As though the construction process were not difficult enough, anyone desiring to improve their property or build anew must navigate the quagmire commonly known as the building permitting and inspection processes.

In recent decades, oversight of building construction by municipal agencies has grown intensely complex. The advent of greater risk management assessment, along with the scrutiny of the insurance industry, has complicated the simple (and relatively affordable) permit application process, which used to be completed at the local government office. Policy changes at the state level have birthed a cottage industry of third-party private inspection firms needed to augment those local governments which are ill-equipped to administer the regulations.

Graphic Courtesy of Bensalem Township

Whose Responsibility is it to Make Sure Buildings are Safe?
Once upon a time, responsibility for the health, safety and welfare of the public in the built environment remained in the care of licensed professionals, namely architects. These professionals were challenged with the task of creating places of enduring quality and beauty. With accredited degrees from institutions of higher learning, extensive apprenticeships, continuing education requirements, a licensure examination process, and a revered code of ethics from which to practice, architects retain the most substantive credentials in the industry to design and comprehend issues pertaining to appropriate and carefully crafted building planning. In recent years, however, legislated policy has driven that authority away from the design and engineering professions and towards other parties. New authority has been extended to building contractors and code enforcement agents, among others, whose training and education is less substantive or applicable.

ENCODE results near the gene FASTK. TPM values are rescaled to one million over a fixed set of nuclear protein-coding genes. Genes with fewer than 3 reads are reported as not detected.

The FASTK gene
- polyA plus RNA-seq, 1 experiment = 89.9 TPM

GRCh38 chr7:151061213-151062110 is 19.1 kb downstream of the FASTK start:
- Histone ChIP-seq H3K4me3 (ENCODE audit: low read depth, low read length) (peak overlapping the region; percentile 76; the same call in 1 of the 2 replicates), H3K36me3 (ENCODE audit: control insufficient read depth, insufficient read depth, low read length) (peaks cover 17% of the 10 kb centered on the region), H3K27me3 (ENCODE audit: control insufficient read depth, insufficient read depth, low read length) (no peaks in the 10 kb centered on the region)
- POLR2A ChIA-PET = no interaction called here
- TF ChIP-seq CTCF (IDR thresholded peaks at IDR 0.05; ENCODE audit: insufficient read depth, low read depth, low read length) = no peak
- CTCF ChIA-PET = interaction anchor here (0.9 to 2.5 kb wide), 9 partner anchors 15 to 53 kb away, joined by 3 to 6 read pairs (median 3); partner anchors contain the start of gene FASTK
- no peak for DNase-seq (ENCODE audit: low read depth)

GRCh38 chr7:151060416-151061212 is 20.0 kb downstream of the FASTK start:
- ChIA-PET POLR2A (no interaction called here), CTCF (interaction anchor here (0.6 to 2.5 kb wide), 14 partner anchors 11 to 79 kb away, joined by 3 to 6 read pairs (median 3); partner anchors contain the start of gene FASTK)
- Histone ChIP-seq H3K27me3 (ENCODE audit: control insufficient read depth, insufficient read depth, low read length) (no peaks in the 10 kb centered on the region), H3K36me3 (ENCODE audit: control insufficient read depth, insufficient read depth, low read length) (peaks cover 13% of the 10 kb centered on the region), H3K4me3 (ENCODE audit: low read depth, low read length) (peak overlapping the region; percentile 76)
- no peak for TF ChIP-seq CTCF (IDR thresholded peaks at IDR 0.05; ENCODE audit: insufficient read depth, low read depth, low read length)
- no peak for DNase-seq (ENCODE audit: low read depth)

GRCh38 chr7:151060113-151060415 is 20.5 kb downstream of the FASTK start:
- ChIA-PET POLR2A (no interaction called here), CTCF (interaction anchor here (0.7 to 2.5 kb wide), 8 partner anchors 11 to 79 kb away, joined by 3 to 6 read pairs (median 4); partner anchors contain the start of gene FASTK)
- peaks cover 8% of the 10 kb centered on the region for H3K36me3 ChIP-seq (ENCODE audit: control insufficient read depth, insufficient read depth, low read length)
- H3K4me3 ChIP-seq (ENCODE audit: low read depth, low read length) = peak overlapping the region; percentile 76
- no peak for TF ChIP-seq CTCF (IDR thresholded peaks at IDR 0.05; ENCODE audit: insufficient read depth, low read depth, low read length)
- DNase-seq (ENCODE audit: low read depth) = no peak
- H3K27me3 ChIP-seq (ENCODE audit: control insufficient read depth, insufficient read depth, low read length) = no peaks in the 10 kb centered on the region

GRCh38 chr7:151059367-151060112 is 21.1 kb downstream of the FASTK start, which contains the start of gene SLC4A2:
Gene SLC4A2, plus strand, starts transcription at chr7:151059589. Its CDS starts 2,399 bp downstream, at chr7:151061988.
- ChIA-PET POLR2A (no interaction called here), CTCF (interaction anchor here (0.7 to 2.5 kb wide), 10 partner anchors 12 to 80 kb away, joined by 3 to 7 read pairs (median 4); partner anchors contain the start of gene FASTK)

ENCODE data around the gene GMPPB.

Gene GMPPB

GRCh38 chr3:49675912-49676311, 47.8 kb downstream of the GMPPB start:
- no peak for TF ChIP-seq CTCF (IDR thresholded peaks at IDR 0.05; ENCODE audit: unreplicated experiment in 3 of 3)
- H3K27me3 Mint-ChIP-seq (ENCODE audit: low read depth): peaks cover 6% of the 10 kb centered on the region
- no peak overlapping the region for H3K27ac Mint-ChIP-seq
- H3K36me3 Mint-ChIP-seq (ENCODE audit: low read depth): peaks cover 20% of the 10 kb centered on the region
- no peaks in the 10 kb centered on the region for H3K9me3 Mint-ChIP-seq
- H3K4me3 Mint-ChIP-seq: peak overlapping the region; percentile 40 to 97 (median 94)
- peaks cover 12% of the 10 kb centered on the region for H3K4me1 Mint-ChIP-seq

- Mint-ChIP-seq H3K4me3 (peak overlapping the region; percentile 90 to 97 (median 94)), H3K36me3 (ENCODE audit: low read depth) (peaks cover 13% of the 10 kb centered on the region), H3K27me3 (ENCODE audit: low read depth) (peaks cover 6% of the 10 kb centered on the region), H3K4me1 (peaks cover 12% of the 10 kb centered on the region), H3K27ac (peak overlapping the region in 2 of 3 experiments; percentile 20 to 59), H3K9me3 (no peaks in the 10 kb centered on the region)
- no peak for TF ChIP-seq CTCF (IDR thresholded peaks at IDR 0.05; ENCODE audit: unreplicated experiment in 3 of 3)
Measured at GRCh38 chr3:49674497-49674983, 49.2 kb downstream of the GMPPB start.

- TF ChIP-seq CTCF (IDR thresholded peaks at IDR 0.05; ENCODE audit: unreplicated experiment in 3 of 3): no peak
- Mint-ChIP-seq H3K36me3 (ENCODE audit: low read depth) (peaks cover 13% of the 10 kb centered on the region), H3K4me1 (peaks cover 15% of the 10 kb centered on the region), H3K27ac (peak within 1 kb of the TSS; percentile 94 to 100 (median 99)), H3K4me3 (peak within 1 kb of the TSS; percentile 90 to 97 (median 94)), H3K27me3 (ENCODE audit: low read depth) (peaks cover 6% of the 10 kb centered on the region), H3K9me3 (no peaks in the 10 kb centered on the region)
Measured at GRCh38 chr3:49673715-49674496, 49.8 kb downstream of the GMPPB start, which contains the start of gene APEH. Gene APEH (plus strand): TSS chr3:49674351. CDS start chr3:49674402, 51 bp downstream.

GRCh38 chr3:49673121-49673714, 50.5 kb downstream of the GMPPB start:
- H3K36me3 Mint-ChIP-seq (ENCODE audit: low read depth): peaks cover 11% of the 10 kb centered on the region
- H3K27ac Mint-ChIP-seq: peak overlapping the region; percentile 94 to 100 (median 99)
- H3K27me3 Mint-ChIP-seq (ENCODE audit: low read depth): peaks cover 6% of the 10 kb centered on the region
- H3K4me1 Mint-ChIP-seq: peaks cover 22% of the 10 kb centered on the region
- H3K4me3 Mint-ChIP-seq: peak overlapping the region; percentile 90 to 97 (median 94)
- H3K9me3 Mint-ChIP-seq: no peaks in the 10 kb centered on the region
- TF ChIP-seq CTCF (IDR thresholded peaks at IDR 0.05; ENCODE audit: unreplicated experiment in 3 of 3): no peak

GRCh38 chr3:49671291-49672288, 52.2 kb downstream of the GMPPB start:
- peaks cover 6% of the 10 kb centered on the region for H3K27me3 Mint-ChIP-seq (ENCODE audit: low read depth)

The Adoption of Modern Building Code
At its inception in the early part of the twentieth century, the modern “model” building code arose from the literal ashes of devastating fires in Baltimore, Chicago, San Francisco, and other cities. Following these tragic incidents and the subsequent fiscal impacts to property owners and the insurance underwriters who underestimated their risk positions, local municipalities began to formulate restrictive standards aimed to preserve property as well as life safety. Often written under the influence of local fire-fighting personnel and fire insurance underwriters, the early codes looked to create sweeping reform of construction methods, particularly in tightly clustered urban centers. Noncombustible construction techniques, fire suppression systems implementation, and safe exiting strategies were established during the earliest iterations of the modern building code. To this day, the city of Chicago remains one of the only municipalities in the U.S. to maintain its own building and life safety code; most of the country has since adopted independent model codes such as the International Building Code, now enforced throughout the Commonwealth of Pennsylvania.

The Great Chicago Fire of 1871, courtesy of HuffPost

In more recent decades, the building code has evolved to encompass a broad range of governing standards for the construction industry stretching well beyond “fire and panic” regulations. It now incorporates seismic design criteria, indoor air quality expectations, building energy performance benchmarks, and accessibility conventions. In fact, the compendium comprising the International Building Code includes no fewer than 15 individual volumes.

Volumes of the International Building Code, 2009 Edition

Decoding the Code
Homeowners, businesses, and institutions must gain additional awareness of the governing laws affecting the building construction process when considering an expansion or alteration to their premises. Moreover, new construction, changes of use and occupancy, or wholesale renovations to existing structures often trigger a litany of additional building code-related mandates that may be misunderstood by the uninitiated.

Those wishing to embark on a construction endeavor would be served well to contact a local architect and their municipality to gain better understanding of the regulations and processes impacting their plans before embarking on the journey.

Don't Miss Out.

Sign-up for our e-newsletter to keep in the loop with TONO Group!

TONO Group office exterior at night

You have Successfully Subscribed!